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The Plan to Fix Hubble

Article written: 8 Jan , 2008
Updated: 26 Dec , 2015
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Although the space shuttles have a busy schedule completing the construction of the International Space Station, there’s one other job to complete – servicing the Hubble Space Telescope. NASA officials announced the details of the mission today at the Winter meeting of the American Astronomical Society. If all goes well, the space shuttle Atlantis will visit Hubble some time around August 2008, carrying 7 astronauts and the spare parts they need to bring Hubble back to top-notch condition.

Over the course of 11 days, the astronauts will perform a total of 5 spacewalks. During these trips to service Hubble, the astronauts will install two new science instruments, upgrade existing instruments and replace failing gyroscopes, batteries and thermal blankets. Atlantis will also reboost the telescope’s decaying orbit.

One of the most critical jobs will be to repair the telescope’s Advanced Camera for Surveys (ACS). This is the visible light instrument that produces the pretty pictures that have made Hubble so famous. The instrument suffered a power failure in January 2007.

With this collection of upgrades, Hubble’s life should be extended to 2013. David Leckrone, Senior Hubble Project Scientist noted that “when the astronauts leave Hubble for the last time, it will be at the apex of its capabilities – better than it has ever been before.” In fact, with these upgrades, Hubble should be 90X more sensitive than before.

One of the unique challenges of this mission will be for the astronauts to repair components that were never designed for orbital repair. In some cases, the astronauts will need to open up boxes and replace circuit boards.

Lead astronaut John Grunsfeld explained just how complex the task of repairing the Advanced Camera for Surveys is going to be, “we’re going to do something that’s never been done before. We’re going to swap circuit boards. We’re going to be working with hundreds of number 4 torque screws. These are really tiny screws. Whatever you do, don’t lose a screw inside the telescope. I have to cut an electromagnetic blanket on the Advanced Cameras for Surveys which could leave sharp edges. We’re astronauts, wearing balloons of air around us, and we don’t like sharp edges. With that removed, I then have to remove 36 of these screws. But they’re at an angle, so I won’t be able to see or reach them easily. I’ve been training in an underwater tank, and plan to get to know each of these screws.”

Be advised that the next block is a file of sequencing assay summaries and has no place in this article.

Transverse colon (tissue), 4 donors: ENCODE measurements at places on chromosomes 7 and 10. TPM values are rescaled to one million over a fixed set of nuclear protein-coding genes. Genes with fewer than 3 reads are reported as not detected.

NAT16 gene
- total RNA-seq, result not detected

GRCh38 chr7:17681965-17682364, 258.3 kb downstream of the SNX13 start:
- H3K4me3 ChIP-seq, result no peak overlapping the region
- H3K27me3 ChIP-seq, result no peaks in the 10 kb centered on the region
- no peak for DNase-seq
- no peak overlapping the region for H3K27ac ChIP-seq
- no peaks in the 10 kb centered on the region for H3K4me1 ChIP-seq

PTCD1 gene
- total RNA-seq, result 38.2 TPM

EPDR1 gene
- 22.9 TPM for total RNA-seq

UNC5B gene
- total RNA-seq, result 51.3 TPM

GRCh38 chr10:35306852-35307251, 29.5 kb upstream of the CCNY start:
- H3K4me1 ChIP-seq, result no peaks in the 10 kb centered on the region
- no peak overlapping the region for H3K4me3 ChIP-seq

To demonstrate the tools he’s going to be working with, John Grunsfeld wore his astronaut gloves during his presentation in today’s press conference. “I figured I needed as much practice with these gloves as possible.”

Even the death of Hubble is being arranged. At some point in 2020, when the telescope finally reaches the end of its enhanced lifetime, NASA intends to dock a rocket to the telescope and then drive it into the ocean. As part of this process, the astronauts will install a special docking module, so the deorbiting rocket can attach easily and complete its grim task.


4 Responses

  1. Terry in Sydney says

    More of a question then a comment. If they got it up into space using a shuttle then why can’t they not bring it back down to Earth in 2020 and put it in a museum? I realise the shuttles will not longer be used in 2020.

  2. Alex says

    Hi Terry!

    It would be very expensive to bring it down and I am pretty sure that it’s too heavy for the space shuttle to land with it onboard. It’s the fate of all satellites unfourtonately :(. I don;t see why they just won’t leave it in orbit until it’s nattural death occurs….

  3. Kevin says

    Glad their repairing Hubble once again,I hope they will consider near 2020 when its in need again.

  4. Curt says

    Destroying the Hubble seems awlful waste of the physical technology that could just as easily be retreived from orbit nearing the end of its life-cycle with the intent to place it where it belongs… in the Smithsonian, where it can be viewed by future generations of the 20th century and future generations.

    We must overcome our obsession with discard and replace.

    Curt
    [email protected]

    -END-

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